Andrew Lloyd Webber’s Tell Me on a Sunday is a one-woman, one-act song cycle that tells the story of an ordinary English girl who journeys to the USA in pursuit of love.
After being presented at the Syndmonton Festival – and receiving a positive reception – the show was recorded as an album. Following this, a special performance was filmed at the Royal Theatre in London and later broadcast on the BBC.
Following its transmission – which was a critical success and garnered high ratings – the album reached #2 on the UK charts, and the single release of ‘Take That Look Off Your Face’ reached #3.
The success of the album and the single propelled Marti Webb, the star of the show to success, at last becoming a household name after two decades in the theatrical business.
After this, Tell Me on a Sunday was included in a two act show called ‘Song and Dance’. The first act is told entirely in “song”, whilst the second is told entirely in “dance” – tied together by a unifying love story.
Tell Me on a Sunday was soon reverted to its one act format, though the two recent touring productions (both of which starred Jodie Prenger) have included a second act: a post-show conversation/Q&A with Prenger, featuring live performances of ALW classics.
Prenger, best-known for winning The Biggest Loser and then I’d Do Anything (which lead to her starring as Nancy in Oliver the musical), absolutely shone as “the girl”.
The one hour show requires the actress playing “the girl” to belt her way through the show, hardly getting a moment to breathe, whilst also conveying every emotion from mania to hysteria, to subdued stress and eery excitement. In this regard, the musical reminded me of Evita – another ALW musical that hardly lets its lead breathe.
Before watching the show, I’d listened to its two most famous songs – the aforementioned hit single ‘Take That Look Off Your Face’ and the title song – and I instantly fell in love. I kept myself from listening to any of the other songs so as not to ruin the story, and I’m glad I resisted the temptation because Prenger took us on a beautiful, emotional and cathartic journey that ended in my friend and colleague, Megan, tearing up.
The soundtrack has to be one of ALW’s best scores – each song conveys so much emotion, and a different emotion to the last.
Whilst the musical is made up of ballads, they vary in tone and tune. I particularly liked the occasional bit of jazz that lifted the mood. The musical could be subdued and solemn, if not even somber, so it was nice to get some sprinkles of sass every now and again.
The staging was simple but effective. The band were at the back of the stage, just about visible, hiding behind a beautiful piece of set that was made to look like part of the Manhattan skyline. It featured recognisable iconography, such as the Empire State Building, the Statue of Liberty, and the now-fallen Twin Towers.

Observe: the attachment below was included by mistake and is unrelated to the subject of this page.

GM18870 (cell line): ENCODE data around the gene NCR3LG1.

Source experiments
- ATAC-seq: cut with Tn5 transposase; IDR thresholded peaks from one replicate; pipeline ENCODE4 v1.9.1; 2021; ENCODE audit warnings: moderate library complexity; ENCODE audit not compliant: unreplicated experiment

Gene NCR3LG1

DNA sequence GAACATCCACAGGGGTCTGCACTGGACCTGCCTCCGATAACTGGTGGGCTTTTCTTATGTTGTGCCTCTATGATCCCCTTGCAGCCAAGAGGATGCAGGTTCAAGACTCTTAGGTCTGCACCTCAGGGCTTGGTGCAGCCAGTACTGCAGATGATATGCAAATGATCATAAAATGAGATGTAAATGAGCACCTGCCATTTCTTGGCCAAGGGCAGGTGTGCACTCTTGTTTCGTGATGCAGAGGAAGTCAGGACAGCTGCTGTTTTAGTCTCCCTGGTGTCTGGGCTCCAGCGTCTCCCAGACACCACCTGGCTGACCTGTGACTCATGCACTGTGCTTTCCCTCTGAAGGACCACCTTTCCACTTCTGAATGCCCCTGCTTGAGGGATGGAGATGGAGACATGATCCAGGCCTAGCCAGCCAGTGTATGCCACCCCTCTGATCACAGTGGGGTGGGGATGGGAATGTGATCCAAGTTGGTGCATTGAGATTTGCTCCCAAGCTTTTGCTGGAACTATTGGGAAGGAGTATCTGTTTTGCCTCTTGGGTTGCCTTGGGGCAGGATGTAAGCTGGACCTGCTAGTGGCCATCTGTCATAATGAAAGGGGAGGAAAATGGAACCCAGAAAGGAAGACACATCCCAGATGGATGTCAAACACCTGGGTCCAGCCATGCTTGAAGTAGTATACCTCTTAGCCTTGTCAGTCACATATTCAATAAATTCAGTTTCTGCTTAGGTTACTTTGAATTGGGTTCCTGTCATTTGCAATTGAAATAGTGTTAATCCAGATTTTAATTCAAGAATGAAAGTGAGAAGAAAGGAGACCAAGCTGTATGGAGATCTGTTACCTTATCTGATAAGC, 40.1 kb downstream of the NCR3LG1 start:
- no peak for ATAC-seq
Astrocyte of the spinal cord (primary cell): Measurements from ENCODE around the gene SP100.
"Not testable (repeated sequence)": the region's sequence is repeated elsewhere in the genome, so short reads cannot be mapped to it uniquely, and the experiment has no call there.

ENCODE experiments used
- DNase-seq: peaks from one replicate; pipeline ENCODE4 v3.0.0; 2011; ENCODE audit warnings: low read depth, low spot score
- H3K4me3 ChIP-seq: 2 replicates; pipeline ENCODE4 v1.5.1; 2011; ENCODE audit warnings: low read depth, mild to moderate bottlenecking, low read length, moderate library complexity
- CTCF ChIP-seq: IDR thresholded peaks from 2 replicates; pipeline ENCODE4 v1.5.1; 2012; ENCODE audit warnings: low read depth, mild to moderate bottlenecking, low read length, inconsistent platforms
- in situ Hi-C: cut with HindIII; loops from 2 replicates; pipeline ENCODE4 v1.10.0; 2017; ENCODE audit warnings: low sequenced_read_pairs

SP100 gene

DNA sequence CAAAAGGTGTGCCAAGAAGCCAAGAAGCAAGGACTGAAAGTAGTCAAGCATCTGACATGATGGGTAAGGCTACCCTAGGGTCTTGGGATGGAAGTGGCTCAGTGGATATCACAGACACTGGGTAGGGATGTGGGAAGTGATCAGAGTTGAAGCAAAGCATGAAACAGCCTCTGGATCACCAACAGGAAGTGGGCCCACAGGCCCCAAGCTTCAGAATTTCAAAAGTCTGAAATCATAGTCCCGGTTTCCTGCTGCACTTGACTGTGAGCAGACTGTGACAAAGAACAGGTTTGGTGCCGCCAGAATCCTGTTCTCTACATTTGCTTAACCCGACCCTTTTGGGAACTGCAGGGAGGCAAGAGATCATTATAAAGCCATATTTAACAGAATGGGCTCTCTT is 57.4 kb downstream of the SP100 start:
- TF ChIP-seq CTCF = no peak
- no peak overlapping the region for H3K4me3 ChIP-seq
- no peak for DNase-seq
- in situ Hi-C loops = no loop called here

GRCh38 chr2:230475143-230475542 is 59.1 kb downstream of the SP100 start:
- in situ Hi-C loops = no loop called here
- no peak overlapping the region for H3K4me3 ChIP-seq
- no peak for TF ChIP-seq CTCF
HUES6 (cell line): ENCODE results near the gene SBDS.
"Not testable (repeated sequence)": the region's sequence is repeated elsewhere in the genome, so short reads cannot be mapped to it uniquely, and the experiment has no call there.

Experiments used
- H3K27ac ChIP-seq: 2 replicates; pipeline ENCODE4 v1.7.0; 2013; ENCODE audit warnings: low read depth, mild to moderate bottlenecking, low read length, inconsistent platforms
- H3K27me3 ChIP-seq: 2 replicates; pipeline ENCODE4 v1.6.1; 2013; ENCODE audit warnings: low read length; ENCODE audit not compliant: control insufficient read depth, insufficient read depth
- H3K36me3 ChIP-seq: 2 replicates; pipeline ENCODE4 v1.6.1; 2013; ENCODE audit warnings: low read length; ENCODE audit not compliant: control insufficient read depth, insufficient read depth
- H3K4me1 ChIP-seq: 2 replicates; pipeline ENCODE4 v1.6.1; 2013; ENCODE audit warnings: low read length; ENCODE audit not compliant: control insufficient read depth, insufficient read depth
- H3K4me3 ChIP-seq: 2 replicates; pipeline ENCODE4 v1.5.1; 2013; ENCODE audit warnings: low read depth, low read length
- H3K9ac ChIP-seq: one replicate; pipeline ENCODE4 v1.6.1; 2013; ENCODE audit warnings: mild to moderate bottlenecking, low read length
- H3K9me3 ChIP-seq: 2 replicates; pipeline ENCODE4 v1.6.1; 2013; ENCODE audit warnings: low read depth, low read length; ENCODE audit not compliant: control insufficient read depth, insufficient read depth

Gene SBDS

There were brief moments where Prenger was off-stage, hastily changing costume before swanning back onstage with gravitas and dignity – even if she was about to express sorrow and self-pity. She is a captivating presence onstage, holding your attention with might even during the more mellow moments of the musical.
A one-woman show with a simple set requires its performer to be the best of the best, and Prenger really is the creme de la creme de la creme. Whilst this musical made Marti Webb, and nobody can do it quite like her – in the post-show chat, Prenger told us that she loves her – Prenger did not imitate; she crafted (and held) her own.
The musical has been performed by many successful stage stars, including Bernadette Peters (whose English accent was bordering on awful, as much as it pains me to insult a Broadway Queen) – and Prenger is just the latest in a line-up of lively, legendary leading ladies.
The musical is a rollercoaster of emotion that ends with both sorrow and joy, so the vivacious second act was a welcome change. Prenger made for an hilarious hostess; she possesses an abundance of wit, made all the better by her refusal to take herself too seriously.
I was particularly touched when she answered a question from a young boy – he had submitted a question ahead of the post-show Q&A – who wanted some advice to get into acting. She located the boy in the audience and joked that he could cover for her the day after – but also invited him to meet her at the stage door so that she could give him her email address. What a darling!
I loved how Prenger brought out her understudy, Jodie Beth Meyer (yes, they’re both called Jodie), during the post-show conversation. Prenger is a notable theatre actress – her name is even billed on the posters – so I imagine Meyer only goes on when Prenger is sick. It is wonderful, then, that Prenger and the producers let Meyer showcase her talent each night.
Prenger and Meyer performed some ALW classics, including the criminally underrated ‘Another Suitcase in Another Hall’ from the aforementioned Evita, which they transformed into a duet. Even Madonna recognised the majesty of this song – when portraying Eva Peron in the film adaptation, she sang the song herself, even though it is supposed to be performed by her husband’s mistress.
The two Jodies tantalised us with their beautiful renditions of these timeless classics. Although it’s not an ALW musical, I was hoping they’d sing ‘I Know Him So Well’ from Chess, but – in the words of “the girl” – it’s not the end of the world that they didn’t because the rest of their covers were simply divine.
But, hey, if they tour Chess, perhaps Prenger and Meyer could take on the female roles!
Tell Me on a Sunday continues its UK tour throughout November – with its next (and final) two stops being Bury St Edmunds and Guildford. Take that look off your face and just go see it!